There is one last emotional outburst, as Boyd brings a searing hatred again in Messala words as he says that he begged Judah for help, but with that Boyd naturally ends the old Messala as he assumes the role of the cruel Roman he wished to create. In this way Boyd is equally effective, and I almost wonder if that's the reason he was not Oscar nominated, maybe he was just too good at being this sort of villain. After all when Judah swears revenge saying he'll return, Boyd's delivery of merely asking "return?" is so perfectly smug and despicable suggesting full well that Messala knows he's given Judah a death sentence. After that scene Boyd disappears for along time in the film, as it follows Judah through his life as a prisoner of Rome. When we finally return to Messala Boyd shows him to have apparently assumed his role as the fierce man of role in his confident rather smarmy demeanor. Boyd is great at this but what I love about his work though is that he still does not make Messala one note. When Judah makes his reappearance known Boyd actually delivers a very realistic reaction of a subdued disbelief with his tough exterior, and also even a fear of what Judah might do. Even in his scene with the Sheik that's all about ego, which again Boyd delivers incredibly well when taunting the Sheik, he still does well to subtly show that Judah is no laughing matter to him. When the other Romans doubt his return, Boyd is excellent by expressing how Messala is very mindful of Judah's return.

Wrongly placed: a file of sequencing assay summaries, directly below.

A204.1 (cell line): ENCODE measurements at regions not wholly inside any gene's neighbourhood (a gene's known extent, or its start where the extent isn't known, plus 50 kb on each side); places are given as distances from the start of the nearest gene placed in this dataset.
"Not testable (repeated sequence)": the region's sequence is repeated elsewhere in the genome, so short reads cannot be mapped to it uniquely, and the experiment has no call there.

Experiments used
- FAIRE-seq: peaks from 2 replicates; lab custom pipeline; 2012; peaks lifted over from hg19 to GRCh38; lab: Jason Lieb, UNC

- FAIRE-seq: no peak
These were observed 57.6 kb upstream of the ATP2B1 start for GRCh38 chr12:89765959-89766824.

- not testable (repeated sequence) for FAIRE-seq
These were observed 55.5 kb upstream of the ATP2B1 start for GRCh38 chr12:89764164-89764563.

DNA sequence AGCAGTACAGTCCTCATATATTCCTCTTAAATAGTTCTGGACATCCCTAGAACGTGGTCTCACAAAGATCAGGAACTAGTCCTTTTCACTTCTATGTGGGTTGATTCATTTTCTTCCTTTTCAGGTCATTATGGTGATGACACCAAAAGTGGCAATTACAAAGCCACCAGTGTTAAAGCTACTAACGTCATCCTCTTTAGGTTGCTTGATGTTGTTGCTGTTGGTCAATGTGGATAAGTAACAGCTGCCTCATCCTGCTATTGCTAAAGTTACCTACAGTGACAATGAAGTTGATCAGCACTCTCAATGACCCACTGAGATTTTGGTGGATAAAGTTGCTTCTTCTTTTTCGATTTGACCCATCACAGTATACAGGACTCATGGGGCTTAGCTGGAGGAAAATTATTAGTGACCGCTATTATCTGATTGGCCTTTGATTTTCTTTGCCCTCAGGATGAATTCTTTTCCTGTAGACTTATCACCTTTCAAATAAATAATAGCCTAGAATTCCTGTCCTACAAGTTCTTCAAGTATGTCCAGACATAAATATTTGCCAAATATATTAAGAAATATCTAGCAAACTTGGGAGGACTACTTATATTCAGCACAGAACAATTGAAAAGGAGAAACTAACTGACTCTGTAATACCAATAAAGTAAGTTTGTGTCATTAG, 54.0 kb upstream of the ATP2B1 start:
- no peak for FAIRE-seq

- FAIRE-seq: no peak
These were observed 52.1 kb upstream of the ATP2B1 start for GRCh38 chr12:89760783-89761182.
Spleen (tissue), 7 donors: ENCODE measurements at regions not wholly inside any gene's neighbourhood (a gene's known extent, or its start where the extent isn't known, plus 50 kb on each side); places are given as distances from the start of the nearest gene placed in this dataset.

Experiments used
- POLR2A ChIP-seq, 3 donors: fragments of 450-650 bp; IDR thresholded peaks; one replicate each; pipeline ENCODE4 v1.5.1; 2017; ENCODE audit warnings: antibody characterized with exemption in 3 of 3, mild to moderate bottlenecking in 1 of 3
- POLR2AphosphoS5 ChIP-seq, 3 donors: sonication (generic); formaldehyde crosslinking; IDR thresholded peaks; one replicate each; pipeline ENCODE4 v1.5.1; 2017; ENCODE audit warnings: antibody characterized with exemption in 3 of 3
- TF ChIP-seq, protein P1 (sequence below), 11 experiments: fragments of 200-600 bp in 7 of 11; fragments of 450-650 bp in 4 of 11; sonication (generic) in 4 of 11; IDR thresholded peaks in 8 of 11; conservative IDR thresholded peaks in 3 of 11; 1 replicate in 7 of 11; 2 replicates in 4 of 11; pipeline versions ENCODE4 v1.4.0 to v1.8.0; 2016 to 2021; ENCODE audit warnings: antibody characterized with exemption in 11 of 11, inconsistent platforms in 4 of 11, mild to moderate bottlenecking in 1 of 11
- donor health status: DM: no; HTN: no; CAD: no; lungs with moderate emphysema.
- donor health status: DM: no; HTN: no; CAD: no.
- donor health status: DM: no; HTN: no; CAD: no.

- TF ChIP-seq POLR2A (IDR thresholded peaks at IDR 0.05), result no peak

This is put aside for the chariot race where the two are pit against each other. Boyd is fantastic in this scene as he has Messala fully embrace his status, and actually seems to revel in it particularly when he loudly asks for Jupiter to give him victory. Boyd importantly does not let the sheer spectacle of the chariot race overshadow his performance, always keeping the villainy of Messala present, presenting such pompousness in his manner as well as such a viciousness in his eyes as purposefully tries to kill the other racers particularly Judah. This ends in his brutal defeat though where he is trampled by a group of horses. Boyd is simply amazing in this final scene as he depicts every bit of Messala's pain, from the straining in his body, and face, to his voice where every breath seems through a collapsed lung. Boyd does not leave it to the makeup he creates Messala's broken body, and it must be said that Boyd dies well. As remarkable as his physical performance is in the scene, that's not all there is. Once last final time Boyd brings the two sides to Messala. There is a certain somberness in his voice as though perhaps there is the regret of a better man as he asks if Judah is happy to see his enemy defeated. Boyd though still leaves hate in the man as he portrays such a vile and final joy in Messala as he is allowed to tell Judah the horrible fate of his family. This is an outstanding performance by Stephen Boyd as he so well realizes Messala as the despicable fiend he should be, but brings a surprising amount of depth to the character as well. His work is one of the most memorable aspects of this epic and deserved to recognized with it.